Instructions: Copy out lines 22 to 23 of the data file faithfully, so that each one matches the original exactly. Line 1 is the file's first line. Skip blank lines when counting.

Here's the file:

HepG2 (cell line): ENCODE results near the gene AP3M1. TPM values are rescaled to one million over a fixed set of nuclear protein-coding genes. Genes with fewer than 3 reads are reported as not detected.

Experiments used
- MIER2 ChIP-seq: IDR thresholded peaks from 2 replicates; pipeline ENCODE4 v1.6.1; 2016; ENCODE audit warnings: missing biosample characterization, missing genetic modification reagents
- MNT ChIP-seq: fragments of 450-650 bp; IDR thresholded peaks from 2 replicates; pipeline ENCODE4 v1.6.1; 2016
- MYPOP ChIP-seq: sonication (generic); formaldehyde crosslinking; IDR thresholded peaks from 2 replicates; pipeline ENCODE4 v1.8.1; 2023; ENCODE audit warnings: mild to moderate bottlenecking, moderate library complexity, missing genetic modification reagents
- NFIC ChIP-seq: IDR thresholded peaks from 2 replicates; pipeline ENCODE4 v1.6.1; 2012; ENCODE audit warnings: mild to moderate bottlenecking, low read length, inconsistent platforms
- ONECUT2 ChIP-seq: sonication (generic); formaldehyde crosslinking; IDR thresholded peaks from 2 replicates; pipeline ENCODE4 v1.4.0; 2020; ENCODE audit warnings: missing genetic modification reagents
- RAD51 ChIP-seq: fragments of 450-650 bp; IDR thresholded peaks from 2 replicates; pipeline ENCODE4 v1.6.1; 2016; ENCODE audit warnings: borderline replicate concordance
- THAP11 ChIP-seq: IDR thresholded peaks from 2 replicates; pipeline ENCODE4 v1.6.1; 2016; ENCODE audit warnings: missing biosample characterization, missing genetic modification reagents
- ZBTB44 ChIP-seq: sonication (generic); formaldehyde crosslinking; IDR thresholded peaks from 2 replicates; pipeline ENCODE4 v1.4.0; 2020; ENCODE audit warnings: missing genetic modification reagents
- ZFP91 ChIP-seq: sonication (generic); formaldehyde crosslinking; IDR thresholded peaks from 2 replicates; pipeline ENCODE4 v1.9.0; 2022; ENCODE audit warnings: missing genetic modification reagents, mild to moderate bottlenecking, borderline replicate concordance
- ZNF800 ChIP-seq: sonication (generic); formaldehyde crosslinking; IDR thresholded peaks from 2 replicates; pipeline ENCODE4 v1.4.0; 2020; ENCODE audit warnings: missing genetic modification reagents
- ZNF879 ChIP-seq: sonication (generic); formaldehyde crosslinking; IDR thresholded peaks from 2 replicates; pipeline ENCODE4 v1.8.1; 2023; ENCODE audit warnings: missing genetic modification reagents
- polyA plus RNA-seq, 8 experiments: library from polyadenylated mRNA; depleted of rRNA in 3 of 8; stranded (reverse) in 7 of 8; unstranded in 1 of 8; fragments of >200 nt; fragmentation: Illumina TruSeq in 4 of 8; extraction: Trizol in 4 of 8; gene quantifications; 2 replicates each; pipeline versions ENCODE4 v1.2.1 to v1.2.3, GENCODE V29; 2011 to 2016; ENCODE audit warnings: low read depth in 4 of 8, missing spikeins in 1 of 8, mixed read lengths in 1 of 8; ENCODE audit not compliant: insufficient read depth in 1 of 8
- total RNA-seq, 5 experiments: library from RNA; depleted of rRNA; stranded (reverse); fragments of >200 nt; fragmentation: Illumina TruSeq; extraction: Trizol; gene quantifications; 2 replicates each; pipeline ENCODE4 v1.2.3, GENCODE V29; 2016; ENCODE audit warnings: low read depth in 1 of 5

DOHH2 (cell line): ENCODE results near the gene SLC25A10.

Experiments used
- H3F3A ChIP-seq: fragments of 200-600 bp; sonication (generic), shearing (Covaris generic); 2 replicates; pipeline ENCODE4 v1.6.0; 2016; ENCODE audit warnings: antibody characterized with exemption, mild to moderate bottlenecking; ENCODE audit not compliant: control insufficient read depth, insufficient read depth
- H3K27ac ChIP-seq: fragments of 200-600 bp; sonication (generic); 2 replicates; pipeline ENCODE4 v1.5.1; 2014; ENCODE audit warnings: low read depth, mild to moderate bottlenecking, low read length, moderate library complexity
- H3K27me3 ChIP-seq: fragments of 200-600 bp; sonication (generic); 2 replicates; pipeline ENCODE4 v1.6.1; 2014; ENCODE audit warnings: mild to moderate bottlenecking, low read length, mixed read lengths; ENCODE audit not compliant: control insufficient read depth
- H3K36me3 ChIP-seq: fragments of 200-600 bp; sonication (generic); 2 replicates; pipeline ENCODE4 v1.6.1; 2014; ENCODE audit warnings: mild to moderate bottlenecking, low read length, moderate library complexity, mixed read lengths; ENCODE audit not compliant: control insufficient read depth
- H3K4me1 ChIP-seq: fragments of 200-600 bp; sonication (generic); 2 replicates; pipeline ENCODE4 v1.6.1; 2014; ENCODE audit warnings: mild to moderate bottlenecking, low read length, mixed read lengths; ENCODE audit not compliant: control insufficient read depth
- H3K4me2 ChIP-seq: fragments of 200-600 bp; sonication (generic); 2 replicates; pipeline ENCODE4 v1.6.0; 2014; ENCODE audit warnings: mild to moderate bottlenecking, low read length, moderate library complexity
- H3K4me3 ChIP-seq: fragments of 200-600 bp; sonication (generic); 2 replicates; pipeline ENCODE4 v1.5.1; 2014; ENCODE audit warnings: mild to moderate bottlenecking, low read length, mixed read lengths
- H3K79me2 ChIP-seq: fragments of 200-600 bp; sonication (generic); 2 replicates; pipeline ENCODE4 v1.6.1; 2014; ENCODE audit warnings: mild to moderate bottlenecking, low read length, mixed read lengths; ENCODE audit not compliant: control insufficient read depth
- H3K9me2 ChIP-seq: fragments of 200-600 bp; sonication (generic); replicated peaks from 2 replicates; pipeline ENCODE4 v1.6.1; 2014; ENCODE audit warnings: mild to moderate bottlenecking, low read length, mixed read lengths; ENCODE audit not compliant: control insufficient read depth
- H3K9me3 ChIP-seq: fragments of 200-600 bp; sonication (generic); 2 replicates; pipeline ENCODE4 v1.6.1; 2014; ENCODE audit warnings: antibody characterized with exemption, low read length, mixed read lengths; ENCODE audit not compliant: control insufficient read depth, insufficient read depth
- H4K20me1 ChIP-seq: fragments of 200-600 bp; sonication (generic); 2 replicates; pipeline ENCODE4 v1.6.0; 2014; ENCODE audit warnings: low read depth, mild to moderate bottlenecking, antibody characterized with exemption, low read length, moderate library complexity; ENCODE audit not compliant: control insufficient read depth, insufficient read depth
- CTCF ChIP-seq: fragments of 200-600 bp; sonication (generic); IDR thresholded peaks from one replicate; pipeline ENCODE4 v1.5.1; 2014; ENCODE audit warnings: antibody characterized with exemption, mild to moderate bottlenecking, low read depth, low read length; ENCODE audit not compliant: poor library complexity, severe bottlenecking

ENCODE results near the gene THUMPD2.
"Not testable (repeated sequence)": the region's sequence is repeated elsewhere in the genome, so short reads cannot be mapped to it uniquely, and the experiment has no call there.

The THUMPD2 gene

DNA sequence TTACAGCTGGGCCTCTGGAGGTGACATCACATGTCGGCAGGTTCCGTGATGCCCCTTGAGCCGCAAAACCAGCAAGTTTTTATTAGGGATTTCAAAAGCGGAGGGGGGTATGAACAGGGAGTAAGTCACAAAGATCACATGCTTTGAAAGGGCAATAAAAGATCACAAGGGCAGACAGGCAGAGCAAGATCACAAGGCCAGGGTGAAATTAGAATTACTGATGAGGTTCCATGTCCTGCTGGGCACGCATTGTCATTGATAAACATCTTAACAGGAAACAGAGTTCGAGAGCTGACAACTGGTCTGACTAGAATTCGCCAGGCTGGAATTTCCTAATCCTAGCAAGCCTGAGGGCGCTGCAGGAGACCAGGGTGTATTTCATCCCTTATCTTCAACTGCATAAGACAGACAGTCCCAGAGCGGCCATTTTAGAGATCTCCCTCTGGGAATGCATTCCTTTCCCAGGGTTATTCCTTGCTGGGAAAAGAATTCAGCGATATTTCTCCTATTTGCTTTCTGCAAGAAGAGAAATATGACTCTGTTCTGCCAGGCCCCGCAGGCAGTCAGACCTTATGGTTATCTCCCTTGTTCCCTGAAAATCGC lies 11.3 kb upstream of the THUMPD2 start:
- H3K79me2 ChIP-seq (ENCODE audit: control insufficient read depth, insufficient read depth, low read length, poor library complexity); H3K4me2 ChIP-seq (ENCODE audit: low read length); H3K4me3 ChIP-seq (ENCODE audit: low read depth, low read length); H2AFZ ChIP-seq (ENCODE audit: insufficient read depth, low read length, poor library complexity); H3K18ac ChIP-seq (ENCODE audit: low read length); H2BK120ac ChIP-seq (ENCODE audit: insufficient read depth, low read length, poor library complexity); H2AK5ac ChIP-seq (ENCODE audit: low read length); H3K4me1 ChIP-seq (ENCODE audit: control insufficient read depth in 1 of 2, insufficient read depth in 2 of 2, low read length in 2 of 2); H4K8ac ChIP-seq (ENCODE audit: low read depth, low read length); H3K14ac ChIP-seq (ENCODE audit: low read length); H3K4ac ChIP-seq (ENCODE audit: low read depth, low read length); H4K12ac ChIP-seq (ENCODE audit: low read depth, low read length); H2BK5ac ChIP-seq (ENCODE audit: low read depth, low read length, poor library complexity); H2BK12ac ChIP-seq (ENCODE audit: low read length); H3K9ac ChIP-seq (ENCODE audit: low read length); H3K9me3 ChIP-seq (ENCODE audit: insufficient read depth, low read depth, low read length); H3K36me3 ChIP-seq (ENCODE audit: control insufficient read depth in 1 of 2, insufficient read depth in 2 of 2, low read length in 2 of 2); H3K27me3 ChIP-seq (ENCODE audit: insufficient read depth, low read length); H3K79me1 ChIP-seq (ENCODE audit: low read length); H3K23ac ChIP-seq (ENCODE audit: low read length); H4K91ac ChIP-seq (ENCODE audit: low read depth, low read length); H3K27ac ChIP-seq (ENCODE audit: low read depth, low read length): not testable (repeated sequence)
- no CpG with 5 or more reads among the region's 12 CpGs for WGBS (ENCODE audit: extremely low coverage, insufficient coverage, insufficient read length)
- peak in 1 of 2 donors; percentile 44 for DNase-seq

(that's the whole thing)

- H3K4me1 ChIP-seq: fragments of 200-600 bp; sonication (generic); 2 replicates; pipeline ENCODE4 v1.6.1; 2014; ENCODE audit warnings: mild to moderate bottlenecking, low read length, mixed read lengths; ENCODE audit not compliant: control insufficient read depth
- H3K4me2 ChIP-seq: fragments of 200-600 bp; sonication (generic); 2 replicates; pipeline ENCODE4 v1.6.0; 2014; ENCODE audit warnings: mild to moderate bottlenecking, low read length, moderate library complexity